Ecovative is making mycelium leather accessible for Calvin Klein, Tommy Hilfiger

Ecovative, the mycelium leather company that holds the largest mycelium foundry in the world, is now working with international multi-brand fashion company Bestseller and PVH Corp. Announced Wednesday, the company is working with innovation platform Fashion For Good to provide the brands with an accessible leather alternative.

The mycelium leather will be used across different product categories in the apparel sectors of PVH Corp and Bestseller. Brands including PVH’s Tommy Hilifiger and Calvin Klein and Bestseller’s Vero Moda will make use of the offering. Most importantly, the cost of the leather is comparable to the mid-range of real leather, making it a viable alternative. Other companies using mycelium leather, like MycoWorks, are targeting the luxury market with their proprietary fine mycelium. Luxury leather goods brand Hermès launched a bag with the material earlier this year.

One of the biggest issues with launching biomaterials for the fashion market is scale. Many biomaterials are not able to be produced at scale or at an average market cost. The launch of the international sustainable fashion cooperative between Ecovative, the mycelium technology company founded in 2007, and global brands Bestseller and PVH Corp., marks an entry for the mid-range fashion market into biomaterials. Algae and other biomaterials are still lagging behind when it comes to production for the mass fashion market.

Most vegan leather products in the fashion industry are made with pleather, or plastic leather. PU leather is a thermoplastic polymer that is typically used in vegan shoes and furniture. As with all plastic products, micro-plastic pollution is a big issue of pleather production. There’s also the problem with life cycle. As plastic becomes brittle over time, it releases microplastics during washing and wearing, and after it’s thrown away. PU leathers and natural leather are also coated with petrochemicals that make it impossible to recycle them. One-hundred percent bio-leather made from mycelium is an alternative that is compostable and does not release plastics into the environment.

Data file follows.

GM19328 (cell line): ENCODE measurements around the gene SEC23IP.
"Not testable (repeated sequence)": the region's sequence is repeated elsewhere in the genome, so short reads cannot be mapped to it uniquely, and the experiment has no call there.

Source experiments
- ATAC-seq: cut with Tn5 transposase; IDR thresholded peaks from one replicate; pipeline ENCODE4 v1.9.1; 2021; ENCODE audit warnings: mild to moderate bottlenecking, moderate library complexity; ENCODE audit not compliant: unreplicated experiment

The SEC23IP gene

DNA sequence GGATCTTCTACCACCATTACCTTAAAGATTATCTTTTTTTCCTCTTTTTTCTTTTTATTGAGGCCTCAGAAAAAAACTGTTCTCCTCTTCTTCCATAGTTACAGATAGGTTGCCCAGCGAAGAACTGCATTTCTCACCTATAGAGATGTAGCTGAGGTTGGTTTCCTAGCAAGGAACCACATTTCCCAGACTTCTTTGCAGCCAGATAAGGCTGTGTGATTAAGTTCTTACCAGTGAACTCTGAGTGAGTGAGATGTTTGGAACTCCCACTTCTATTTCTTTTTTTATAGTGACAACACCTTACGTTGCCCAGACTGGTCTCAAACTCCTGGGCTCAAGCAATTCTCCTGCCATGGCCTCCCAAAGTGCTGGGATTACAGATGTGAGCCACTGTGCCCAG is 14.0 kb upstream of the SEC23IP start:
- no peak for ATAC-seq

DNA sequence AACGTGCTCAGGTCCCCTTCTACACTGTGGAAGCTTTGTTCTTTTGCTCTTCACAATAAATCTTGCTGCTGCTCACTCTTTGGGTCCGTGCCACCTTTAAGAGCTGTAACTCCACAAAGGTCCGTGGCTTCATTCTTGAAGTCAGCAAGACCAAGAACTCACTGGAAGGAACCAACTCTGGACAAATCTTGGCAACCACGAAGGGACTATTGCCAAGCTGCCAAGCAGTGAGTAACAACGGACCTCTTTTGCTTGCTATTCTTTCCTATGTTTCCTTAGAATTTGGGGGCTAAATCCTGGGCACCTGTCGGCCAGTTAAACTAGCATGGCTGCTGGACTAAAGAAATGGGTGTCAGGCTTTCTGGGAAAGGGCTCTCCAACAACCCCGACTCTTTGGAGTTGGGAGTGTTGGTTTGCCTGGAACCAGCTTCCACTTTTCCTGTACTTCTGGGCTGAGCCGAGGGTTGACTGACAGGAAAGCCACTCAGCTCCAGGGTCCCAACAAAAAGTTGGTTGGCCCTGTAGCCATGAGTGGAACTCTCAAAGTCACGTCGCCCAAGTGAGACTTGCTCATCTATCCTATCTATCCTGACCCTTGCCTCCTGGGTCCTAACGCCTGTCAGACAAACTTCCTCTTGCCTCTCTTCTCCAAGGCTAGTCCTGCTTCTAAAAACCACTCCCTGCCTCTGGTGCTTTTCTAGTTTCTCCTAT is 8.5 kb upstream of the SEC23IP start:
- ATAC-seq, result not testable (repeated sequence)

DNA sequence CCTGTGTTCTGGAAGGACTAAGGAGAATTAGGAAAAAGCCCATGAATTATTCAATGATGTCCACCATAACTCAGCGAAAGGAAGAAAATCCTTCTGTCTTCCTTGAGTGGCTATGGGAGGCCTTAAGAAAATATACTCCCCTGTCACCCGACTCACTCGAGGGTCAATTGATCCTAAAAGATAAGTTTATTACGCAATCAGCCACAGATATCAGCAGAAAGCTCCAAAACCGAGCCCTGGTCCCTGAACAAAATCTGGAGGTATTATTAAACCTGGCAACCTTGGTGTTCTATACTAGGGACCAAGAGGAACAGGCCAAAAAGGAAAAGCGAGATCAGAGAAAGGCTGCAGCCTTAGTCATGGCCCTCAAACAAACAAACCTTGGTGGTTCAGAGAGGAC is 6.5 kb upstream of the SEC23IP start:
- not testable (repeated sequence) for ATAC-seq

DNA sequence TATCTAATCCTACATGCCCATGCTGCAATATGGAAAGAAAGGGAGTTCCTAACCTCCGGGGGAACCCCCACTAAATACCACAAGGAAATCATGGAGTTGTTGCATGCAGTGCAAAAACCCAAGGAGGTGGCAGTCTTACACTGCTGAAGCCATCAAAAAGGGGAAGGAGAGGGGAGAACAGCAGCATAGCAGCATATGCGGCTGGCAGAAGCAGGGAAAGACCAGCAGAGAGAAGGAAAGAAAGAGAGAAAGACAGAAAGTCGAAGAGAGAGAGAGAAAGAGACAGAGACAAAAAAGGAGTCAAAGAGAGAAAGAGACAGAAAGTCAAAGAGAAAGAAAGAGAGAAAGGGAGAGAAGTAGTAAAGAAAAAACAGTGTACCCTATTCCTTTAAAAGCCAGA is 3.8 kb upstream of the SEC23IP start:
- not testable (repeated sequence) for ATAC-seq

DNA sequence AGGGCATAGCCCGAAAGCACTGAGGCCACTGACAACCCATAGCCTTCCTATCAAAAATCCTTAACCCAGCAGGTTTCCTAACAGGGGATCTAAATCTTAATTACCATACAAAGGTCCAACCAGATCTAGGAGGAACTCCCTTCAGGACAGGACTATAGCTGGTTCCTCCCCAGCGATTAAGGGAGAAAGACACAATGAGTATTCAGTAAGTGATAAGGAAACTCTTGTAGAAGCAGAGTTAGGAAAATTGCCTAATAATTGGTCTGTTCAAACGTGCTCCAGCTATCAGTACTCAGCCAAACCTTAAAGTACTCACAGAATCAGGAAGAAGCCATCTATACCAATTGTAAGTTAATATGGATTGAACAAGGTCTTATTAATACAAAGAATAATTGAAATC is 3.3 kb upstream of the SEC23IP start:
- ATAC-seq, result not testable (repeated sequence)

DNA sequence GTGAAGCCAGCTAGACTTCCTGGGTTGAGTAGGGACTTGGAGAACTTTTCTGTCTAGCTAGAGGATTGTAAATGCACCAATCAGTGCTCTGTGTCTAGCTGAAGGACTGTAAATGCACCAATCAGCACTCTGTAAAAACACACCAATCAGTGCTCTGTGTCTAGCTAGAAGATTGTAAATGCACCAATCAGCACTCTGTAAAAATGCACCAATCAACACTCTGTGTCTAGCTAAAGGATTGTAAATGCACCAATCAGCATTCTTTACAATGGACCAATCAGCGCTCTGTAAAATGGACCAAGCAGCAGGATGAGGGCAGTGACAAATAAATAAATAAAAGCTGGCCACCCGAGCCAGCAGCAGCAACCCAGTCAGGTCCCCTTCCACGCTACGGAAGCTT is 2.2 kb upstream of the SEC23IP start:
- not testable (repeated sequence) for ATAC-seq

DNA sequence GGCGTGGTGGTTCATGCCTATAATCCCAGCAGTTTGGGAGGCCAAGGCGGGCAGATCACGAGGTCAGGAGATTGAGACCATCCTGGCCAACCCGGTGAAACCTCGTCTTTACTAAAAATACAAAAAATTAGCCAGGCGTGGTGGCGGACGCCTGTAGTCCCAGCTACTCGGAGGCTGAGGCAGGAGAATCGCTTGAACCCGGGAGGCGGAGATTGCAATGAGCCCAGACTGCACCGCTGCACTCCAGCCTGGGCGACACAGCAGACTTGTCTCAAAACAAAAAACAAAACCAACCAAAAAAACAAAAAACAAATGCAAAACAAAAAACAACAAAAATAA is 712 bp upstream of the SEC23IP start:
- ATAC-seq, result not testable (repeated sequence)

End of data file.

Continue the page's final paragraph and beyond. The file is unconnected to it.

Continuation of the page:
“At Ecovative, we’ve developed methodologies of growing these pure mycelium tissues at scale that really unlock the full potential of these different types of tissues in different market applications,” said Gavin McIntyre, co-founder of Ecovative. Starting off in the field of protective packaging, the company makes use of unique mushroom species that are sufficiently strong to support the weight of a person.

With a closed funding round of $60 million in March of this year, Ecovative now plans to develop its next-generation Mycelium Foundry while also growing production ten-fold. The company’s main focus is to scale these products to be meaningfully impactful both on the market and the planet.

Similar to how a plant adapts to light and its surroundings, fungi are known as modular organisms, meaning they respond to their surrounding environment and create new structures based on it. Evocative is working with tanneries around the world to get feedback on how mycelium leather reacts to tanning processes, and it’s adapting the mycelium accordingly through its strain foundry.

“We look to leverage the craftsmanship and artisanal expertise that tanneries have generated over the last few centuries,” said McIntyre. “We provide them with a new substrate or hide, so that they can still take advantage of their institutional knowledge and infrastructure to create a best in class product, from a finish and aesthetics perspective.” 

The partnership with PVH and Bestseller is aimed at integrating these materials into different product lines and ensuring that the next generation of mycelium leather meets the needs of the industry, both from a performance and economic perspective. “We are really focused on the democratization of technology, and we want to ensure that these products are economically viable, so that anyone can afford them,” said McIntyre. “That’s why we’ve aligned ourselves with brands that are well-recognized within the marketplace, and we’re continuing to foster more relationships in this area for future work.” 

Through this partnership, Ecovative will be able to take feedback from the brands, employ it within its laboratory and, therefore, increase its potential to further scale. “The early brand partnerships have been really helpful, in terms of identifying what the best opportunities for market entry will be. It’s also [shed light on] how manufacturers will engage with these materials and transform them into beautiful products,” said McIntyre.

Mycelium leather is very versatile, able to replace most conventional leathers, irrespective of thickness or natural quality. Ecovative’s brand of mycelium leather is called Forager Hides and first launched in March 2021. It is based on five years of research and development in Ecovative’s Mycelium Foundry. The material is grown over nine days in sheets that are up to 24 meters in length and 1.8 meters wide, and have various configurations of tensile strength, density and fiber orientation. No coatings or PVC are needed.

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